Whales, puffins, endless days. These are just a glimpse of what defines Icelandic summertime. In summer, the country literally opens up, as the roads that are closed off in winter are opened up again in summer. This means that you can head into the beautiful highlands area, cross straight through Iceland to the northern part (if you have a four-wheel drive vehicle) or drive to more isolated parts of Iceland, like the Westfjords and Eastfjords. Summer is a great time to visit Iceland, so let us tell you the ins and outs of this special season!
The midnight sun shines all summer
You probably know that the days in Icelandic summer are long, but you might wonder how many hours of daylight Iceland gets exaclty. Around the summer solstice (21st of June), the sun sets in Reykjavík just after 00:00 and rises just before 03:00. This means that the day is 21 hours long. But even after sunset, it doesn’t get completely dark. In the north of Iceland, days are even longer, with the midnight sun shining all night! After the summer solstice, the days get a little bit shorter every day, but it will take until August for the nights to return.
July is the warmest month
Did you know that the highest temperature ever recorded in Iceland is a whopping 30.5 °C? This record was set a long time ago in the Eastfjords, in 1939!
July is the warmest month in Iceland, with temperatures ranging between 10 and 20 °C, and with an average of 14 °C. In July, there is a slightly higher chance of rain than in June, but weather usually stays mild until the end of August. At the end of September, the highlands roads are closed again, and the country starts preparing for the next winter season.
Even though the weather in summer is generally mild, it’s very important not to throw caution to the wind. Icelandic nature is wild and untamed, meaning that if you’re not careful, you can get hurt. Always make sure that someone knows where you’re going and when you plan on coming back, and check out ICE-SAR’s website for travel alerts. Proper gear is also important, and always keep in mind that Icelandic weather is very unreliable, even at the height of summer.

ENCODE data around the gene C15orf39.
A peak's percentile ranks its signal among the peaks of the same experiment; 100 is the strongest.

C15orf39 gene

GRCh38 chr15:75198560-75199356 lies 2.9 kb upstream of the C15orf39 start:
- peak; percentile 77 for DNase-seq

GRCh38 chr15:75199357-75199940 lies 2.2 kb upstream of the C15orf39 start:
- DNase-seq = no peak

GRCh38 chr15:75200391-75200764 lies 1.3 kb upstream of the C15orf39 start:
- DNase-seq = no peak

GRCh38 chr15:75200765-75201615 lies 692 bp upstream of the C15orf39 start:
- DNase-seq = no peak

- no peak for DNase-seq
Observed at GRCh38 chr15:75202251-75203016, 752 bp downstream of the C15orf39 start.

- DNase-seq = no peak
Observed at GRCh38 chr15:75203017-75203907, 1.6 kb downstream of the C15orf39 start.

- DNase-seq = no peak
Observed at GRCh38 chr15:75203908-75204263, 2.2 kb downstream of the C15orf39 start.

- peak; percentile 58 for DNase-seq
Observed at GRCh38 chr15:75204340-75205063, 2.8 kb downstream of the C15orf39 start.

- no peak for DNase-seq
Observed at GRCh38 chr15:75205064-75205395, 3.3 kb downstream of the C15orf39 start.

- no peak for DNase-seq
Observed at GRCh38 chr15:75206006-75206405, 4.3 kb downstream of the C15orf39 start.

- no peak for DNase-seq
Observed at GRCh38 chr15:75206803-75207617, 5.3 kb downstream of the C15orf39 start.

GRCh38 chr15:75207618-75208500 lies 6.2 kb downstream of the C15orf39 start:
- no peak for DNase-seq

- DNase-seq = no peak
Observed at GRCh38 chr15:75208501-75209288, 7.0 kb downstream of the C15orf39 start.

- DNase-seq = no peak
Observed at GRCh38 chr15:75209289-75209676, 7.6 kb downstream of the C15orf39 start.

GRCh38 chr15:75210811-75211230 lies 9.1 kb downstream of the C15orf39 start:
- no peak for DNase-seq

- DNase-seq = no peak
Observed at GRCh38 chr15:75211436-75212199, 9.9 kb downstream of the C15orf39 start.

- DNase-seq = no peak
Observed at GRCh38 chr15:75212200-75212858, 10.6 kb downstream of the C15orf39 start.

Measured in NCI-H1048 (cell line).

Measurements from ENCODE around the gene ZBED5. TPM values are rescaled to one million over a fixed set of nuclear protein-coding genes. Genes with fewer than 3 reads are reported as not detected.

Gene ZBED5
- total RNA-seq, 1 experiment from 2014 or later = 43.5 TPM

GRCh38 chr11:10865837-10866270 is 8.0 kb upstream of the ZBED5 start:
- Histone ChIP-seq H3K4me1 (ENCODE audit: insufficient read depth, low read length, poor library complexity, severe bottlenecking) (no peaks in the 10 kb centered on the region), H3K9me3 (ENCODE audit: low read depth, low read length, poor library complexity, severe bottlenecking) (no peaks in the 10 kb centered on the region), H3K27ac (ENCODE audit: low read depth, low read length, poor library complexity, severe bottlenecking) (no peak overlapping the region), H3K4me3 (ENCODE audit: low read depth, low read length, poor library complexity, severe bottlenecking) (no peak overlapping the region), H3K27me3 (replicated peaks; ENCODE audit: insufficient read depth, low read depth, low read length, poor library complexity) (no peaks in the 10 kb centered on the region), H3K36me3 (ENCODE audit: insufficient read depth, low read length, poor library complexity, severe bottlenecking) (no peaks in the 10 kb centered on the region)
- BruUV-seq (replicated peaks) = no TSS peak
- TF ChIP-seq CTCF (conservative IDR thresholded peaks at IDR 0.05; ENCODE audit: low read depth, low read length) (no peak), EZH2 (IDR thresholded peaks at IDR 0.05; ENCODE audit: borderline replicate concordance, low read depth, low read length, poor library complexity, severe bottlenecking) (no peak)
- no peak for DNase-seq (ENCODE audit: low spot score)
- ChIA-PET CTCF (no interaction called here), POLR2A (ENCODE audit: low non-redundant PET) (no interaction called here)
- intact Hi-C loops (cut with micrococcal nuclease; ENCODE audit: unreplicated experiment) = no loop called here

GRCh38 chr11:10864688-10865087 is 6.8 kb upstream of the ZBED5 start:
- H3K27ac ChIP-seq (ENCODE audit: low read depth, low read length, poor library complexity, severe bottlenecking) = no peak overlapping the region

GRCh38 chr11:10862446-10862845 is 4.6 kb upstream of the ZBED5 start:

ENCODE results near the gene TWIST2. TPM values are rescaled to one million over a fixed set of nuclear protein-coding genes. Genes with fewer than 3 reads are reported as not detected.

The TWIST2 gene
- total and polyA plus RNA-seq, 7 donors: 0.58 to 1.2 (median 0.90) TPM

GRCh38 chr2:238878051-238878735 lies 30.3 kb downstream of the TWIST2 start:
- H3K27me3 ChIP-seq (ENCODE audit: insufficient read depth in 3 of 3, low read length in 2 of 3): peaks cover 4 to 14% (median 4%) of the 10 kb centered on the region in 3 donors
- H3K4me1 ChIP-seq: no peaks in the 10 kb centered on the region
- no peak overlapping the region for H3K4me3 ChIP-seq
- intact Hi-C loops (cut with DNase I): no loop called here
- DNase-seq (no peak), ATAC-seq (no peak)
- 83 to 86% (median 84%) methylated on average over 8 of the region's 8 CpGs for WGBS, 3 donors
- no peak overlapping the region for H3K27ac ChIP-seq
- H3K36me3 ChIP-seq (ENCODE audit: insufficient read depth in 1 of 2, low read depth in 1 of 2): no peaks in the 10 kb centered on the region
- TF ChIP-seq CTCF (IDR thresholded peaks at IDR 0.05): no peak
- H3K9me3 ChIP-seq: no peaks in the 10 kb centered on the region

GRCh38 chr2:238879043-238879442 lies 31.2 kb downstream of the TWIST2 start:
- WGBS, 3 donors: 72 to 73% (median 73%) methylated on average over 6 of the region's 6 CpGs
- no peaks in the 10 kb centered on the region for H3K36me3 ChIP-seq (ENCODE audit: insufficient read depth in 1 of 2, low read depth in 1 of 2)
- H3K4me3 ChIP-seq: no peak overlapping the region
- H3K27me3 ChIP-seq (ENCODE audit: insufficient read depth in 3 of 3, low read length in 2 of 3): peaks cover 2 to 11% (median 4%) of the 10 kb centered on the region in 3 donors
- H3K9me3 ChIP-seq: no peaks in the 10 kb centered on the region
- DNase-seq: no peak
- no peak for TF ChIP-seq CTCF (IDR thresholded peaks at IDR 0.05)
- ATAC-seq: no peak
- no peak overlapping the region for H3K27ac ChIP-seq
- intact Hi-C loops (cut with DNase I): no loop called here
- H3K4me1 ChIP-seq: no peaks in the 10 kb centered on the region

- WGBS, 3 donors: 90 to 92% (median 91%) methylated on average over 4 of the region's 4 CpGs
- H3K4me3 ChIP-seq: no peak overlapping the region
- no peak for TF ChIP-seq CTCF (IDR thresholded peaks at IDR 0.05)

You can’t see the northern lights in summer
Because there is so much daylight in summer, you can’t see the northern lights. To see the northern lights, you need darkness, and already at the end of April, the days are too long to see them properly. The best months to spot the northern lights are between October and mid-April. But don’t worry, there are a lot of reasons to visit Iceland in summer! For one thing, it is the best time to go on a whale safari and to go birding – right as the northern light season ends, the first puffins come back to Iceland!
In summer, you can go on the best tours
Icelandic summer is the best season for heading out of the city and exploring the Icelandic countryside. Because the days are so long, you can go on longer day tours, for instance to glacial lake Jökulsárlón! Another fun summer activity is snorkeling in Silfra, one of the best diving locations in the world. Just imagine snorkeling between two tectonic plates under the midnight sun! Another great option in summer is venturing into the highlands. Landmannalaugar is an amazing geological area in the Fjallabak Nature Reserve. The multi-coloured mountains are breathtaking, and the geothermal river is the cherry on top!
But staying in Reykjavík is great as well!
In summer, the city is also putting its best foot forward. Not only are parks and flowerbeds all around the city bursting with colours and life, the social life is booming as well. Austurvöllur square, in front of the parliament building, fills up with people as soon as the sun comes out, the swimming pools are oases of lovely geothermal water, and the nightlife is one-of-a-kind in the bright Reykjavík summer nights.